What’s a stage director to do with material that aims so low so consistently? Certainly not what this one did. The promising update to Gomes’ time-period really goes nowhere, and the quaint, deliberately stagey choral tableaux look uncomfortably like the rest of the evening’s stand-and-belt posing. A couple of the ideas work—the heroine playing out her romantic fantasies on a marionette stage, mosquito netting used to mysteriously scrim certain characters—but they outstay their effectiveness. Otherwise, the alternately melodramatic and lead-footed staging turns even the libretto’s few cogent moments into nonsense.
Now here’s the shocker: The director is Werner Herzog, one of the finest, arguably the most visionary, of contemporary German filmmakers. Skill in one medium doesn’t necessarily translate to another, but you’d expect to see here something of Herzog’s idiosyncratic eye and go-for-broke intensity (remember the entire cast of Heart of Glass performing under hypnosis?), particularly when the obsessive quest to bring opera to the Brazilian rainforest in Fitzcarraldo, in retrospect, looks to be pretty good homework for Guarany’s tropical strangeness. Only Pery’s haunting, spirit-led journey during the break between Acts 3 and 4, accompanied only by ambient sounds of the rainforest, hints at Herzog’s genius for blending surreal imagery and potent emotion. But then, it’s the one moment he’s freed from both intractable text and reactionary score.
The score, of course, is the main reason for doing Guarany, and lovers of fine singing will not be disappointed. Domingo was in sterling form on opening night, perhaps conserving the voice a little in Act 1, but opening out to typically sweet, full-toned glory immediately after. He seemed dramatically involved as Pery, though the staging asked little of this superior singing-actor beyond voguing in feathers. (Before the opera, I couldn’t picture Domingo in full Indian dress; after three-and-a-half hours of those damn yellow plumes, I’m finding it hard imagining him in a coat and tie.) The rest of the cast—essentially the recording, live onstage—sounded especially good in the flesh, particularly the increasingly secure and rich-toned Veronica Villarroel. This spinto soprano, with her poignantly dark, covered lower register, gleaming high notes, and agile coloratura, improved on an already impressive debut here in Luisa Miller. And the legato phrasing and burnished tone of baritone Carlos Alvarez and bass Hao Jiang Tian were welcome in a score so generous to the lower voices. Conductor John Neschling kept the whole package neatly tied, the orchestra sounding as if it has been playing this score for years.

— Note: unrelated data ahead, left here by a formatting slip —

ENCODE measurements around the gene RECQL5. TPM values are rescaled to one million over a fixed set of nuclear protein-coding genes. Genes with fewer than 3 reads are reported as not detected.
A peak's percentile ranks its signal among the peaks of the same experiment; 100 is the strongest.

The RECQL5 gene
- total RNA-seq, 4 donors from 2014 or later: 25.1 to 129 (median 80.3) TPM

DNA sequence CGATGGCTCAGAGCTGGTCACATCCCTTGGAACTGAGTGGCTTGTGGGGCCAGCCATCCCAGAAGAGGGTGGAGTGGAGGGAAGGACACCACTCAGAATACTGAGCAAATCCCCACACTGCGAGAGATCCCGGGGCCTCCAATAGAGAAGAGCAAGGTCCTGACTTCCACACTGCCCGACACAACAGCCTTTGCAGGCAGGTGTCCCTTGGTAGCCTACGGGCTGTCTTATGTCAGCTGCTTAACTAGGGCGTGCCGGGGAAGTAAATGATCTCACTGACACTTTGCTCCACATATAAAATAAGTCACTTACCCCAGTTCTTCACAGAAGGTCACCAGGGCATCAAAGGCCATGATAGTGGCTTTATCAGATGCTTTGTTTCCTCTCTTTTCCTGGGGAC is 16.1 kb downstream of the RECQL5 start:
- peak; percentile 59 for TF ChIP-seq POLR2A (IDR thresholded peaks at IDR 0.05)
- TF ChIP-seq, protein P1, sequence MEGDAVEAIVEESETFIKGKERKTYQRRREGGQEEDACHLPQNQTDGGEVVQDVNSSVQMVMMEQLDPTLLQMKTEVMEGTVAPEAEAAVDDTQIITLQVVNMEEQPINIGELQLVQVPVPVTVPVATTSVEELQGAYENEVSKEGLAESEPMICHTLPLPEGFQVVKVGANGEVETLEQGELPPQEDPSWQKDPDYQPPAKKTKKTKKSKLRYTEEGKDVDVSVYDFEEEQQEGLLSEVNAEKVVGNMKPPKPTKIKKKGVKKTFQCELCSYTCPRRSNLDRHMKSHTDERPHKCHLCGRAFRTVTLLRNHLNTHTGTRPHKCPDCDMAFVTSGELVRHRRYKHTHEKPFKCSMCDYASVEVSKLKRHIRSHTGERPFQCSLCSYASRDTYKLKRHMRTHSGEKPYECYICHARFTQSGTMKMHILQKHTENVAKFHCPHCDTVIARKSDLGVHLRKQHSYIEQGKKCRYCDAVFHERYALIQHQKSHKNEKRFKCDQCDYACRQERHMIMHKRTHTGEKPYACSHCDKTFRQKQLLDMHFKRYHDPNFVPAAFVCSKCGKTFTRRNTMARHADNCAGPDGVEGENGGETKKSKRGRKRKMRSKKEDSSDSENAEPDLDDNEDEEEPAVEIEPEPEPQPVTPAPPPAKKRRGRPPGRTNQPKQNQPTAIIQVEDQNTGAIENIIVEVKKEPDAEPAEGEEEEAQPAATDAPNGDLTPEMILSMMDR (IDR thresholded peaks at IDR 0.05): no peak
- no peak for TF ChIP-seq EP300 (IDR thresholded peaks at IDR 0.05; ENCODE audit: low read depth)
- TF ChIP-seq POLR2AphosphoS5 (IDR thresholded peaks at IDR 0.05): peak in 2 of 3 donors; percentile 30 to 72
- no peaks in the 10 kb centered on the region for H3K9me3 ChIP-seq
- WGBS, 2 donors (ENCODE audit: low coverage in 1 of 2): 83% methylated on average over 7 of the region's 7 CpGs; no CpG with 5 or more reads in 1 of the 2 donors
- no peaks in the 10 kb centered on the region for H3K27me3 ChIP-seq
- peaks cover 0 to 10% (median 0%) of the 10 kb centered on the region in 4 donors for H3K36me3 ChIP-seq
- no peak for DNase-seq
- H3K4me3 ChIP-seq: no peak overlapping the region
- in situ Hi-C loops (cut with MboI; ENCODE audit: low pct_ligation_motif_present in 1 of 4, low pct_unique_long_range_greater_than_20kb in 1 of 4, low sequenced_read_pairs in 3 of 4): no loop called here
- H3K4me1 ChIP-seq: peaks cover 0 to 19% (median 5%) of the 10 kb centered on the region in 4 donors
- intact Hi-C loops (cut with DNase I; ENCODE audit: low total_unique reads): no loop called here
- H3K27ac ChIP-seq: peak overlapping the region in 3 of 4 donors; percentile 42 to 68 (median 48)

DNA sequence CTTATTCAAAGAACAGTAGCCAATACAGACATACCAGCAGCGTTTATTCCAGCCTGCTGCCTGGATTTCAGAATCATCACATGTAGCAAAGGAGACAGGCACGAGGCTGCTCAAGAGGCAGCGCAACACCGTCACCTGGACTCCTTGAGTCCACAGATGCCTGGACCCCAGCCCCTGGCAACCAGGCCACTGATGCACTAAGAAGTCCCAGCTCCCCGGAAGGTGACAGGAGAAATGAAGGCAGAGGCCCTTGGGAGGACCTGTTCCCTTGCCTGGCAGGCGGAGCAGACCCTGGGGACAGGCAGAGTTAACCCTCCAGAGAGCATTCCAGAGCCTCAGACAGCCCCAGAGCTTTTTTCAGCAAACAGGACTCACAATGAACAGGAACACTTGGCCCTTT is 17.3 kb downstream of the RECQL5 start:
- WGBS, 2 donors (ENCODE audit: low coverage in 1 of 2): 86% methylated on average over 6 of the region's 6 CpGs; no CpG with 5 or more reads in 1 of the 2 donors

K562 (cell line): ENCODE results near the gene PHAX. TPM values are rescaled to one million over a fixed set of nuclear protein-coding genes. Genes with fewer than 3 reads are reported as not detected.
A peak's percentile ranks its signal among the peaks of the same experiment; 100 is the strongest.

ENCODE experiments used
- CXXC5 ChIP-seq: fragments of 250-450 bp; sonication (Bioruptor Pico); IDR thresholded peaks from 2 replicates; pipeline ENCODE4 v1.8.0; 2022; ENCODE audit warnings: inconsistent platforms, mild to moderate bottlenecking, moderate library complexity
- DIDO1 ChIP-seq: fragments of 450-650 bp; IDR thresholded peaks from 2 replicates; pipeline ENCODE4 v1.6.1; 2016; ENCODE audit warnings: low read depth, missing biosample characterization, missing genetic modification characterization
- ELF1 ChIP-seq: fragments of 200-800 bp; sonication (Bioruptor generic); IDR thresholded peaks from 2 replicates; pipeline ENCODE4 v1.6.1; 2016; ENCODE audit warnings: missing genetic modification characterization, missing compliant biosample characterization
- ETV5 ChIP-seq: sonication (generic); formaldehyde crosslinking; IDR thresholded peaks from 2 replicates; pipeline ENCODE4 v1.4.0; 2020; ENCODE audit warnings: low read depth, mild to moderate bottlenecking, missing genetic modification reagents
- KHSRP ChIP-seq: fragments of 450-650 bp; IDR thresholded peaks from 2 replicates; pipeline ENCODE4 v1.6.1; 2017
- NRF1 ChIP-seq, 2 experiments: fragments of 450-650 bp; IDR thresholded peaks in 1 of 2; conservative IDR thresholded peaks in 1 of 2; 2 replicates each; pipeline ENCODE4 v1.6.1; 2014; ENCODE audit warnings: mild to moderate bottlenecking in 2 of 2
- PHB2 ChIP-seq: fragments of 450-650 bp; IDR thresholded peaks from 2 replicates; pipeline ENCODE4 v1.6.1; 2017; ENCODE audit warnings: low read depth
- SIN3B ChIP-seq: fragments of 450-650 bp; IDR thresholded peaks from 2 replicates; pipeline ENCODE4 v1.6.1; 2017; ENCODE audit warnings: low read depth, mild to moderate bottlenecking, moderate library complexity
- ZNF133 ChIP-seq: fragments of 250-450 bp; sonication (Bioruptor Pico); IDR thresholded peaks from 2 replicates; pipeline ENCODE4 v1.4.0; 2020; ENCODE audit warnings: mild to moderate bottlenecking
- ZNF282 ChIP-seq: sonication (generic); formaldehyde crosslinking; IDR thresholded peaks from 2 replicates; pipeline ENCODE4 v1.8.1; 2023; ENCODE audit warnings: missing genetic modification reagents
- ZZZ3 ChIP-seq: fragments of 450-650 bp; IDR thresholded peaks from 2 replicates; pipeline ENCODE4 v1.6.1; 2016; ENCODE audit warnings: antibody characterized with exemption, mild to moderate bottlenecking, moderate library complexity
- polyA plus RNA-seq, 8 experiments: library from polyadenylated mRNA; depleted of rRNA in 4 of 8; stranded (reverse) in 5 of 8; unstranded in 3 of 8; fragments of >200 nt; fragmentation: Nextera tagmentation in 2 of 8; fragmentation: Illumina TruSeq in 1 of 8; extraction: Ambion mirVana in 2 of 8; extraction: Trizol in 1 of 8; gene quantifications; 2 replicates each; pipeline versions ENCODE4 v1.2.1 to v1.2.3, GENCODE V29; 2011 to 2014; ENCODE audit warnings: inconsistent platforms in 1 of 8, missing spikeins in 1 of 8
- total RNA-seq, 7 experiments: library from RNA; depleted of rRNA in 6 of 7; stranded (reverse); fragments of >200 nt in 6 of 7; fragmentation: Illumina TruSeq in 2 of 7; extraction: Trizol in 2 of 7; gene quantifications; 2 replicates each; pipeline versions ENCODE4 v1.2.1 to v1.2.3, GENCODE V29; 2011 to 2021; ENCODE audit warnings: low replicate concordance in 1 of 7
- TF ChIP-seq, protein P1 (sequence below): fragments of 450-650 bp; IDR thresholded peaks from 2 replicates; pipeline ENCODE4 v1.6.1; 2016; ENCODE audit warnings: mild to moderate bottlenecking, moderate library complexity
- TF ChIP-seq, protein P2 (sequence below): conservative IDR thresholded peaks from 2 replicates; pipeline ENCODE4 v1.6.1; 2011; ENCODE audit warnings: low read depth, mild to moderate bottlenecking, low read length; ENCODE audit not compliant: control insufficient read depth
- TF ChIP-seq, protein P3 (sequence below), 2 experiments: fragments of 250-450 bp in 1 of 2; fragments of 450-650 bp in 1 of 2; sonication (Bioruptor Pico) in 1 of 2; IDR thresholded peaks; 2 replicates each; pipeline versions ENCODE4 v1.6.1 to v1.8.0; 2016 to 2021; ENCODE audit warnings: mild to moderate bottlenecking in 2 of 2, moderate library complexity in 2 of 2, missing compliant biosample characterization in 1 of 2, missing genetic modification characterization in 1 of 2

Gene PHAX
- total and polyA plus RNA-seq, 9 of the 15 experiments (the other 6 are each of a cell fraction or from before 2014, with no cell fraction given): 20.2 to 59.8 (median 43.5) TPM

The Washington Opera is celebrating another centennial—that of La Boheme’s 1896 premiere—and seeing the company’s production right on the heels of Il Guarany was like a trip to the Bizarro World, with everything the opposite of what we expect. Where Gomes’ inanely scripted, backward-looking, and moralistic “number” opera had just trod the boards, here now was Puccini’s evergreen tale of free-loving bohemians: so seamlessly composed, so natural in its conversational rise and fall, so alive to the ways heartache can overcome the most exuberant high spirits in a moment, that its world is instantly, touchingly recognizable. And where the earlier opera needed a starry array of voices to rescue it from its own cheesy theatrics and overwrought foliage, Boheme turned loose a cast of dramatically savvy young singers on one of the handsomest, most clear-headed productions in the company’s repertoire.